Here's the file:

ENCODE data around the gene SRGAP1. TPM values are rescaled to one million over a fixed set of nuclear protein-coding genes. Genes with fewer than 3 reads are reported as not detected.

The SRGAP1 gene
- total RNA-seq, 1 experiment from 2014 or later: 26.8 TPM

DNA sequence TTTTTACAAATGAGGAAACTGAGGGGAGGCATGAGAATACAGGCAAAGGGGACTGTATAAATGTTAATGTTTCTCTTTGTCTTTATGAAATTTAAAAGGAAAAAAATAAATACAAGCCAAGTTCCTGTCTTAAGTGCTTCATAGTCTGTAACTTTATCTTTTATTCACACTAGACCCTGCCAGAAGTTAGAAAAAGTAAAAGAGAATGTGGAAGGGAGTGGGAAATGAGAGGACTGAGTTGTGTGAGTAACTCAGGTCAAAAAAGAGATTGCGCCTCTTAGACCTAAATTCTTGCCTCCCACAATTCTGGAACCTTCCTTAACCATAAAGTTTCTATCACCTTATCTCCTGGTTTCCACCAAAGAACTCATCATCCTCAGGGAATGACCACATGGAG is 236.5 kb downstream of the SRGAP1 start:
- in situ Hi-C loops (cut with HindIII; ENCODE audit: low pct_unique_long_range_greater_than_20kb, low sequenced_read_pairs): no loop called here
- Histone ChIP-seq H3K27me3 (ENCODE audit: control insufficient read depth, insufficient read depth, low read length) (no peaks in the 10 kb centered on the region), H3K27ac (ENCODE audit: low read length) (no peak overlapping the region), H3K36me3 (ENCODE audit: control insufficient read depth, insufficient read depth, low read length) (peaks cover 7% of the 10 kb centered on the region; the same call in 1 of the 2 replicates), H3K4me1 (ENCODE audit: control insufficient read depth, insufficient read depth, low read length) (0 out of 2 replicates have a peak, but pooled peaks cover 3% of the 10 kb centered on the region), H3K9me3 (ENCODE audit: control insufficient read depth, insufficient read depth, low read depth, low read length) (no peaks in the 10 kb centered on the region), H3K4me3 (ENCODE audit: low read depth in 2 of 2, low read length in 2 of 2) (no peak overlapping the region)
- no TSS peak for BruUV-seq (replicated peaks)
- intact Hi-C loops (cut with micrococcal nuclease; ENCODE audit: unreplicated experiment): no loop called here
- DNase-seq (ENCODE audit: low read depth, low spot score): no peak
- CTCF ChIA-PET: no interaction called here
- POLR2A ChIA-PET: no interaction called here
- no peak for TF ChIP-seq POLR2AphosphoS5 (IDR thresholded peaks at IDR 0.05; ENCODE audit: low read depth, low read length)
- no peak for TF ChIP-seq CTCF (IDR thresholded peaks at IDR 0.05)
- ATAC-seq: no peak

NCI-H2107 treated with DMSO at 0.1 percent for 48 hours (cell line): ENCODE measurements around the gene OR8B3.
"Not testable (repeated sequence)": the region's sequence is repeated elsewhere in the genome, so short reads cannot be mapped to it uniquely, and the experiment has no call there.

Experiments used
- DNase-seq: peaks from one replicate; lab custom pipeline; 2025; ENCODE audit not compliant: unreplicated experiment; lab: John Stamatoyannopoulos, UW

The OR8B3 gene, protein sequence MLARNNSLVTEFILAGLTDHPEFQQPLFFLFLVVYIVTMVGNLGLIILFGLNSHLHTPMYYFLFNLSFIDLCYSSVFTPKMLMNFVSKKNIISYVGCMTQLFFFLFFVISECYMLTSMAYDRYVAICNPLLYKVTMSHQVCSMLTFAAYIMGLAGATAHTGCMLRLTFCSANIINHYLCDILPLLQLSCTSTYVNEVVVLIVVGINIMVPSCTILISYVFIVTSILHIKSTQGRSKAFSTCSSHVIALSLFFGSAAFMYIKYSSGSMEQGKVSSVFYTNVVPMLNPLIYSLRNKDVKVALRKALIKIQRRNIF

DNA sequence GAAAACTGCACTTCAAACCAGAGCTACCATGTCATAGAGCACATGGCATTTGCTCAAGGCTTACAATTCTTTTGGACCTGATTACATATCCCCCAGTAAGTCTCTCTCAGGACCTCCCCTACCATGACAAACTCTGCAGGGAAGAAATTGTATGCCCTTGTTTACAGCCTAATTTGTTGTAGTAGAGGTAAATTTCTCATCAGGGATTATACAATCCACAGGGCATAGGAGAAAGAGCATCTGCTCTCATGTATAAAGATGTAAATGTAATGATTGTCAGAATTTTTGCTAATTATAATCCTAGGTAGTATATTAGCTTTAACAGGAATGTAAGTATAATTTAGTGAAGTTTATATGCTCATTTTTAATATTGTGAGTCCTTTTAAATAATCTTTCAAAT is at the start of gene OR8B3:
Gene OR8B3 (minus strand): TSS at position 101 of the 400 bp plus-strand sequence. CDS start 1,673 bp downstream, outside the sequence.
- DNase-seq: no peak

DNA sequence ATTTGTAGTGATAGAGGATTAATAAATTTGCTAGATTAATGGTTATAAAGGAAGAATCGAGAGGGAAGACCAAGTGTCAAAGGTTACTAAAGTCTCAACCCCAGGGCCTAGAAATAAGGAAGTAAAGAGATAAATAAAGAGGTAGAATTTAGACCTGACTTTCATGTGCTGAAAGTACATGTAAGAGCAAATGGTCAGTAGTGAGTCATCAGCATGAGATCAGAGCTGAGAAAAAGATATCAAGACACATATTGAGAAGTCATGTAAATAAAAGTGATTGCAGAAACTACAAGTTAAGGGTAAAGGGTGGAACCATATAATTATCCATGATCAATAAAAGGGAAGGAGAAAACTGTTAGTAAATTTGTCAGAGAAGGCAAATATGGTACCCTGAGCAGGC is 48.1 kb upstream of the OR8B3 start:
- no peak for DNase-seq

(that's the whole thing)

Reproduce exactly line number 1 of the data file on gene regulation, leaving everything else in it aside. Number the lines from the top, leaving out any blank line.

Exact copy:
ENCODE data around the gene SRGAP1. TPM values are rescaled to one million over a fixed set of nuclear protein-coding genes. Genes with fewer than 3 reads are reported as not detected.